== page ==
Ethiopian Genzebe Dibaba crushed a field of the world’s best women in the 1500 meter business yesterday, July 17th, at a Diamond League meet in Monaco. She scorched the three-and-a-half lap race in 3:50.07, shaving nearly half a second off Qu Yunxia’s 22-year-old mark of 3:50.46 and improving her own previous best by more than four seconds.
The youngest Dibaba sister adds this 1500-meter world record to the three she currently holds, the indoor 1500 meter, 3000 and 5000.
Given this dominance, it’s hard to express how astounding her latest accomplishment is. For one thing, Yunxia’s turtle soup-and-fungus-assisted record from 1993 has been in the same impossible category as Paula Radcliffe’s 2:15 marathon—so far out that, to the benefit of the sport, women have been racing each other for the win or for a personal best rather than even considering a world record. Omitting Dibaba’s 3:54 and 3:50 performances—both in the last month—the top thirteen 1500 performances of all time were posted by Ma’s Army, the crop of Chinese women raised by now-discredited coach Ma Junren in 1993 and 1997, a Russian and a Romanian in the 1980s. And even those times, widely seen as dirty, end up with #13 at 3:55.07.
It’s hard to say why Yunxia’s 3:50 is questionable and Dibaba’s is not, other than association—Yunxia, like the rest of Junren’s athletes, were setting world records in distances from 1500 meters to the marathon, sometimes days apart. Their extreme training, and the fact that Junren was eventually busted prior to the 2000 Olympics, cast doubt on the entire program.
Dibaba trains with other Ethiopian greats, including her sisters, in Addis, and her progression in the middle distances has been steady, if significant. There is not a whiff of suspicion around the camera-ready 24-year-old, though her best at the distance last year was a relatively pedestrian 4:01, and prior to this year, 3:57.54 set in 2013. So, in the course of one season, Dibaba improved by a whopping 7 seconds, from world class to off-the-charts. Once at that rarified level, improvements normally come in tenths of a second; a one or two second improvement is huge.
Women’s middle distances as a whole are enjoying unprecedented gains. This Monaco race was a perfect example: Six women in this one showdown broke four minutes. In 2011, in the entire outdoor season, not a single woman worldwide broke four minutes for 1500 meters. Nine of the fourteen women in the Monaco race set personal bests, including Shannon Rowbury who finished third in 3:56.29, a new American record. So while the tide is raising all boats, Dibaba’s has apparently been fit with fancy jets. And wings.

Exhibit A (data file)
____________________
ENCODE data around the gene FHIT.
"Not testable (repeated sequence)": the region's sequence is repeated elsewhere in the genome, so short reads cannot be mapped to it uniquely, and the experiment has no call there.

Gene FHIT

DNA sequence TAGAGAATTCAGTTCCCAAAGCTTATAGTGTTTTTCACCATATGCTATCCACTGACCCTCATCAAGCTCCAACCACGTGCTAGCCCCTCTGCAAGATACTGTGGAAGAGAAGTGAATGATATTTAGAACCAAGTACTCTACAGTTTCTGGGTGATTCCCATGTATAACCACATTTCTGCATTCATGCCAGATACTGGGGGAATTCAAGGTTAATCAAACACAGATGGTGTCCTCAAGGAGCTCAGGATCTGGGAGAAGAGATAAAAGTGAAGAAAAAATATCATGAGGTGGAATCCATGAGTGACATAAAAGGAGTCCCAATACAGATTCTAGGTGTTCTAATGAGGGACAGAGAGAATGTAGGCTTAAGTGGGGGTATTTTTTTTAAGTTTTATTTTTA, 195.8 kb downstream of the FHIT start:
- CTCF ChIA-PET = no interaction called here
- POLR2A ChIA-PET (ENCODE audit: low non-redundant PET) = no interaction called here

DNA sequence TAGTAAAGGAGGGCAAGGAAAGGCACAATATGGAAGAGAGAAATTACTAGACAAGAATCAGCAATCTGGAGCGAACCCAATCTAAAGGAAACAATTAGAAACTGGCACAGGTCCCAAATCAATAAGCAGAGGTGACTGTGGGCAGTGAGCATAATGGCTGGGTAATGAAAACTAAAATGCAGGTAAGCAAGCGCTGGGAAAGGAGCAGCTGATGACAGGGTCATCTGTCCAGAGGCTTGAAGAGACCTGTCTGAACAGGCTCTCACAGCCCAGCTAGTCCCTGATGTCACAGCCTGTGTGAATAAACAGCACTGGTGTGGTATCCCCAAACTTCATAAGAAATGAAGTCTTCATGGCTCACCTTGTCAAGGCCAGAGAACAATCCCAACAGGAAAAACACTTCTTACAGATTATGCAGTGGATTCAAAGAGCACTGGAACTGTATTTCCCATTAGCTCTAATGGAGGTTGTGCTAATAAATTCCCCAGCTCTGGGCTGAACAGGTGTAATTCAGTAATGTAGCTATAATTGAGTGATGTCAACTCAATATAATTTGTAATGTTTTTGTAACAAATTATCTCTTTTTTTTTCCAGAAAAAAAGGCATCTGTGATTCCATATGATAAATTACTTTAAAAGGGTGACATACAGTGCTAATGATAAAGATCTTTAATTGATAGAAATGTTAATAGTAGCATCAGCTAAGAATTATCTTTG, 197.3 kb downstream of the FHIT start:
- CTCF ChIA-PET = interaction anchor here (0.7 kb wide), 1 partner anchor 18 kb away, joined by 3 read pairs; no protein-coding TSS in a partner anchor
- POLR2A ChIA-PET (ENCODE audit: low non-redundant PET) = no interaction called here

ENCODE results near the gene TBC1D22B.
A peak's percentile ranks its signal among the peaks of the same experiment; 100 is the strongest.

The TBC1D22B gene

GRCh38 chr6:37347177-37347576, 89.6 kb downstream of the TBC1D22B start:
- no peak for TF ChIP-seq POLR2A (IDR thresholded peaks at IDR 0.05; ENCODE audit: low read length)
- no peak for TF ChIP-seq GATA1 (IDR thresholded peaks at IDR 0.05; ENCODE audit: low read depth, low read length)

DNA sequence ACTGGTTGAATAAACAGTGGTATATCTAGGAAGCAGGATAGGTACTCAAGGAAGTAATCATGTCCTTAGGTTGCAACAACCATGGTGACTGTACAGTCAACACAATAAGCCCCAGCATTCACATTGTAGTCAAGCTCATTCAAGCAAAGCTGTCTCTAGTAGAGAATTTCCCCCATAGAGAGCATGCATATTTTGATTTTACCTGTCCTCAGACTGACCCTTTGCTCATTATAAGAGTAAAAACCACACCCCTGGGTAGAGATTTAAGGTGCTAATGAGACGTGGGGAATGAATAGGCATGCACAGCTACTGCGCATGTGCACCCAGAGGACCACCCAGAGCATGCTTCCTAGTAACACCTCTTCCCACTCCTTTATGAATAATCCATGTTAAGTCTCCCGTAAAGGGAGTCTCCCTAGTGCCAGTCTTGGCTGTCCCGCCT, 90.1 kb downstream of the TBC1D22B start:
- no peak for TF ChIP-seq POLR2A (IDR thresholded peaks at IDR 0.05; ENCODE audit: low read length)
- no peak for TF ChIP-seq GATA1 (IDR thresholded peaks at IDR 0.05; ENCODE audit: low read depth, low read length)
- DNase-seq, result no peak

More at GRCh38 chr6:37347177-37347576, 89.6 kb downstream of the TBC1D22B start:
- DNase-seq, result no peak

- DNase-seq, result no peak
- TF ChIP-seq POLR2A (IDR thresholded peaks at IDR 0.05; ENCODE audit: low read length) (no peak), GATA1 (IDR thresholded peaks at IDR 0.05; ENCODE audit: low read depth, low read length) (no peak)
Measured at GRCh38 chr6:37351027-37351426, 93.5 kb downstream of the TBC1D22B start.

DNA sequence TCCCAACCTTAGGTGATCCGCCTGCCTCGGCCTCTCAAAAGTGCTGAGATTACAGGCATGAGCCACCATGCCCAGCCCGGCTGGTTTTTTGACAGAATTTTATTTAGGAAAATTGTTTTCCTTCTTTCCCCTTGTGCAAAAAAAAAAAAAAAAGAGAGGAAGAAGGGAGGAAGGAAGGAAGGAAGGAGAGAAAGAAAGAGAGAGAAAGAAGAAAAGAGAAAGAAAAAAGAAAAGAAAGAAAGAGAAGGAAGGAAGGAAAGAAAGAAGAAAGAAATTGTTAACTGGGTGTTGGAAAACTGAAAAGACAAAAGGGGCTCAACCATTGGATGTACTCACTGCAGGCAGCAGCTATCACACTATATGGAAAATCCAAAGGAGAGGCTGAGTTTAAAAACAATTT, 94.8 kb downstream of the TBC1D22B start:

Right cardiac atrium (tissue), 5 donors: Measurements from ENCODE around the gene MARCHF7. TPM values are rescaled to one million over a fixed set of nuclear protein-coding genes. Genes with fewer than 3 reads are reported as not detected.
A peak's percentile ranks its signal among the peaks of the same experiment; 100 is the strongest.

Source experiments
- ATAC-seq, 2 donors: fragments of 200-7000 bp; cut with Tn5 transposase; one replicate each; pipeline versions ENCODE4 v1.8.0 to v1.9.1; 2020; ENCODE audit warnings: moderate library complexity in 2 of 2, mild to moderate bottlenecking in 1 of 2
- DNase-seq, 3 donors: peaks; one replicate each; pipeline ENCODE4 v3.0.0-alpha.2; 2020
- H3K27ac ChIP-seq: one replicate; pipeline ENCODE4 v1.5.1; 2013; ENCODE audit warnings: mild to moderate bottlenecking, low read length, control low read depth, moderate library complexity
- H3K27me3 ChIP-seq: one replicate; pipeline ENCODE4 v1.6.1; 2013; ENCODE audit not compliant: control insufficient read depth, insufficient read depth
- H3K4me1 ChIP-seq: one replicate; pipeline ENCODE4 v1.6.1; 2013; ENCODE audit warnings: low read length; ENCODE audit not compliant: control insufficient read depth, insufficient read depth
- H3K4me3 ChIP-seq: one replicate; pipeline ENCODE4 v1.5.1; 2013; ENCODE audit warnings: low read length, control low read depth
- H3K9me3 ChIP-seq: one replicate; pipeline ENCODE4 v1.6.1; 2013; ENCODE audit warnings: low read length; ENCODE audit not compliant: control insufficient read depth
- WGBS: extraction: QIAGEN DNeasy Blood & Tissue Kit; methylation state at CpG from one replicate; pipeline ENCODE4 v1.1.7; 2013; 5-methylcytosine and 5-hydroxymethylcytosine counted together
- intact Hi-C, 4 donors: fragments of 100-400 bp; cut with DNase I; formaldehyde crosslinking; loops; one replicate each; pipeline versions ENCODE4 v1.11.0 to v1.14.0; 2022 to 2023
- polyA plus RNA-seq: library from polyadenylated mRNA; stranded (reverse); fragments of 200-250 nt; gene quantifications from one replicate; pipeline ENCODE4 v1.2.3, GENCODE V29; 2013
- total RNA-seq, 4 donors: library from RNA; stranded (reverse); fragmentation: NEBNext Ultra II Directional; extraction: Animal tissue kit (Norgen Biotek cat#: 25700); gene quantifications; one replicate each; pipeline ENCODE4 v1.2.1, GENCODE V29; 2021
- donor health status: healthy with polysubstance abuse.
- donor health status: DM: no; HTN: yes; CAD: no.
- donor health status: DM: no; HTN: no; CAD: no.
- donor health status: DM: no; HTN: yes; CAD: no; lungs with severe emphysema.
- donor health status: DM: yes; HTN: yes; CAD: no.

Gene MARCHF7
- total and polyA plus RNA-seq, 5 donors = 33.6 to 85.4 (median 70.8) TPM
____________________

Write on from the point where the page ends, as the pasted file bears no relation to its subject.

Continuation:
It could be argued there was something in the perfumed air of Monaco, maybe the scent of money, that produced an evening of smoking performances. Kenyan Asbel Kiprop set his spidery legs on high right from the get-go and towed the whole men’s 1500 field to blazing times—he just missed the world record, posting a 3:26.69. The men’s 800 meter race, too, was hot with unknown Bosnian Amel Tuka blasting a world leading 1:42.51, and our own Boris Berian, showing with bittersweet authority (he failed to make the US World Championship team) that he belongs in the top echelon with a 1:43.34 personal best. Justin Gatlin continues to win races, if not hearts and minds, as he came out on top in the 100 meters with a 9.78-second scamper. And though she’s not searing eyeballs and making people shout out loud, American Francena McCorory is quietly, consistently killing in the 400. She went to the office in Monaco and got the job done in 49.83 seconds. She is rock solid.
Race organizers in Monaco splash the cash, for sure, and the meet happens at a time on the calendar when the horses are coming into their top form, approaching the August World Championships, so really fast running is nearly guaranteed. I would like to include another factor, a certain je ne sais quoi that defines Monaco. The weather is perfect, the sky is purple, the people are attractive, the food is divine, and the wine does not give you a headache. There are yachts. There are no starving people in Monaco, and no shacks. It’s very small and very exclusive and the bar is set very high. The best is expected, and usually delivered.
Photo credit: Claude Paris/Associated Press